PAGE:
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Misconceptions about Church Teaching on Divorce, Sacraments

May 14, 2015

Lisa Duffy knows what it's like to find hope after divorce—from her own experience, as well as more than 20 years of ministering to those wounded by divorce.

Duffy is a columnist for and creator of the "Journey of Hope" divorce recovery program. Her first book, The Catholic Guide to Dating After Divorce, is the first written for the 11 divorced Catholics in the United States.

Ave Maria Press talked with her recently about the book.

Question: Lisa, early on in the book, you address the stigma of being divorced and how that impacts the decision to attend Mass and receive the sacraments. Can you talk about your own experience and what you’ve heard from others?

Lisa Duffy: In the weeks and months after my husband left, it took all my strength and resolve to attend Sunday Mass. I was very angry and disillusioned, which made it difficult to focus on the Mass, but I also felt a deep sense of shame, like I didn’t belong there with all the “good” Catholics. Seeing happy families and couples there also brought immense sadness. I would usually come late and leave early so I could avoid anyone who might want to chat.

My experience seems to be similar to many divorced Catholics, however a large percentage automatically suspect they are not welcome at Mass or parish functions because of their divorce. Some of them just stay away because they fear the judgment of others. Then there are those who show up for Mass or try to continue participating in the ministry they were involved in and are told by those who unfortunately have their facts wrong that they are no longer able to participate.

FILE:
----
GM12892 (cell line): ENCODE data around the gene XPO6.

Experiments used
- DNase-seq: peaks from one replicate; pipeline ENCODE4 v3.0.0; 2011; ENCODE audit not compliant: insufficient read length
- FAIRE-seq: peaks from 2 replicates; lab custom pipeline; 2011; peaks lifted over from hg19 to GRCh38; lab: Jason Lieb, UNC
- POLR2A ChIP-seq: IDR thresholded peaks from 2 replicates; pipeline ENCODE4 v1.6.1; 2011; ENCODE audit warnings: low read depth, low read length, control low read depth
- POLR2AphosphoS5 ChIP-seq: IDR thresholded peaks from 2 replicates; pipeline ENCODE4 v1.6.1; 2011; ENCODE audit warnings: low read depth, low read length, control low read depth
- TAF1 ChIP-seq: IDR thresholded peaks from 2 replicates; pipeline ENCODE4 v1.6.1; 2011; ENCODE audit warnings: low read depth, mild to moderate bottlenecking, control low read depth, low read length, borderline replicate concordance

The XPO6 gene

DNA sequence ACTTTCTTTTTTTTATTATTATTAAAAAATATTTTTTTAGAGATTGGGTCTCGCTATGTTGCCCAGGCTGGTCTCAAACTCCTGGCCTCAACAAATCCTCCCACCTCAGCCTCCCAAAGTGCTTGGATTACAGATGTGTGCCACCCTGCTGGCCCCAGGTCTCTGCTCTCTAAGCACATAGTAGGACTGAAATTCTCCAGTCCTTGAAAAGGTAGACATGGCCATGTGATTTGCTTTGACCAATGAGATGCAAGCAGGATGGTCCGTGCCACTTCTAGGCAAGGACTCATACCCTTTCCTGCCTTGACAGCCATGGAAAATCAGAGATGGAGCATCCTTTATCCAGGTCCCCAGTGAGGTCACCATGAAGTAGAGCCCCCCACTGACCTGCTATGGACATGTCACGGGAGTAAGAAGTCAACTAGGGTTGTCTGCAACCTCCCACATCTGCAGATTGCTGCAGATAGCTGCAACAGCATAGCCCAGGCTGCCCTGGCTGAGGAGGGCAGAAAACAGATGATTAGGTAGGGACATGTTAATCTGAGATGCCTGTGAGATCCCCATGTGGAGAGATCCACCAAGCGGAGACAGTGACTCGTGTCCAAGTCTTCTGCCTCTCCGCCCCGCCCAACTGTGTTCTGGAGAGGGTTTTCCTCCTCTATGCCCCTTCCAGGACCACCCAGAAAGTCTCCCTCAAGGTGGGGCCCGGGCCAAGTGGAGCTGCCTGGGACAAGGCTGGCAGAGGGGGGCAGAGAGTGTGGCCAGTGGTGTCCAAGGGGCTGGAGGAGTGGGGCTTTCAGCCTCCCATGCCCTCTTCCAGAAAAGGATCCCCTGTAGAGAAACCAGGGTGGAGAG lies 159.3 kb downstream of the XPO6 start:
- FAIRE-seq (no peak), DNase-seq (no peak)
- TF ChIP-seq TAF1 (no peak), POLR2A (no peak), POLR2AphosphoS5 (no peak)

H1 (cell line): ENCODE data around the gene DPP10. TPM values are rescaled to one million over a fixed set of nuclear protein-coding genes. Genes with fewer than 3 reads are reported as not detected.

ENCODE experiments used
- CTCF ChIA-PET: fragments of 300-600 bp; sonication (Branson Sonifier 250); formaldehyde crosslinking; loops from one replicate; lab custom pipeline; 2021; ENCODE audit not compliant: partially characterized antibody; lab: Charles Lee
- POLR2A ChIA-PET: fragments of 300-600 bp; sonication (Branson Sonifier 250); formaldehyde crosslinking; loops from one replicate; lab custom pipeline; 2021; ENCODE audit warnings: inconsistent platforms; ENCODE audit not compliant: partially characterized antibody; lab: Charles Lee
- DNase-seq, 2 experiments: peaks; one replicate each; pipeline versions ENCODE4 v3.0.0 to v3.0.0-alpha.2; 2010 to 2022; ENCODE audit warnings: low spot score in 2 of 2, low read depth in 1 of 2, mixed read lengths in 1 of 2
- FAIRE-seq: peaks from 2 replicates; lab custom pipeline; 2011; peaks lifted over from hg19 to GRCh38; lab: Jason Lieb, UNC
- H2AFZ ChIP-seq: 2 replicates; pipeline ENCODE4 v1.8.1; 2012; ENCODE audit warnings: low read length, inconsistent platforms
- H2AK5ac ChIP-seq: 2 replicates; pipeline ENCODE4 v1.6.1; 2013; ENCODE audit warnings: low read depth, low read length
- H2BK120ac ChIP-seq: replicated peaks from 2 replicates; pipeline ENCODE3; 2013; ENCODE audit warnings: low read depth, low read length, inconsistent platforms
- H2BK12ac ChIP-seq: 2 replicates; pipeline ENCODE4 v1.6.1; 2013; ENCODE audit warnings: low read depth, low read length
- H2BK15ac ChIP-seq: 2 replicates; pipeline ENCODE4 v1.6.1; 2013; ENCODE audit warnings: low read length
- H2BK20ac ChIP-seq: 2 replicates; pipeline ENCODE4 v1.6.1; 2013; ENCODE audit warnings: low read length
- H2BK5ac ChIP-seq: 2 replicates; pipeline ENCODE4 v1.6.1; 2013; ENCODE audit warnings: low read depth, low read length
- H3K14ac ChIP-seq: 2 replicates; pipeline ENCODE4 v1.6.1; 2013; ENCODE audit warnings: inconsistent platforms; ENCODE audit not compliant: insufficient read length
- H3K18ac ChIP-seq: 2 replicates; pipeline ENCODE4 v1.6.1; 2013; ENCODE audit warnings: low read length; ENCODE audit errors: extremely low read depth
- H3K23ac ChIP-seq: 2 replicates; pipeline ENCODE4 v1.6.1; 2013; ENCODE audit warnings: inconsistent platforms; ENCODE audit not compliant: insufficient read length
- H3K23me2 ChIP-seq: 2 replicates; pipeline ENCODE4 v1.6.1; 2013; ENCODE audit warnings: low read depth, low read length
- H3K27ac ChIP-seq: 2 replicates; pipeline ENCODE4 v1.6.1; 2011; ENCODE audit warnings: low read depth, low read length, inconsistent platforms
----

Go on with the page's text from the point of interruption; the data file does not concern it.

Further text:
Q: It seems like there are some misconceptions regarding Church teaching about divorce and participation in the sacraments. What’s does the Church say? Do you think these misconceptions actually make it more difficult for divorced Catholics to heal?

Lisa: Yes, there are many misconceptions out there regarding divorce and participation in the sacraments and I welcome the opportunity to provide some clarity.

First, a civil divorce decree in-and-of-itself does not prohibit a Catholic from receiving the sacraments or participating in parish life as stated by the Catechism of the Catholic Church:

“It can happen that one of the spouses is the innocent victim of a divorce decreed by civil law; this spouse therefore has not contravened the moral law. There is a considerable difference between a spouse who has sincerely tried to be faithful to the sacrament of marriage and is unjustly abandoned, and one who through his own grave fault destroys a canonically valid marriage” (2386).

This also applies to the children of divorced couples, who often are denied receiving Baptism or their First Communion by lay parish teachers who are misinformed.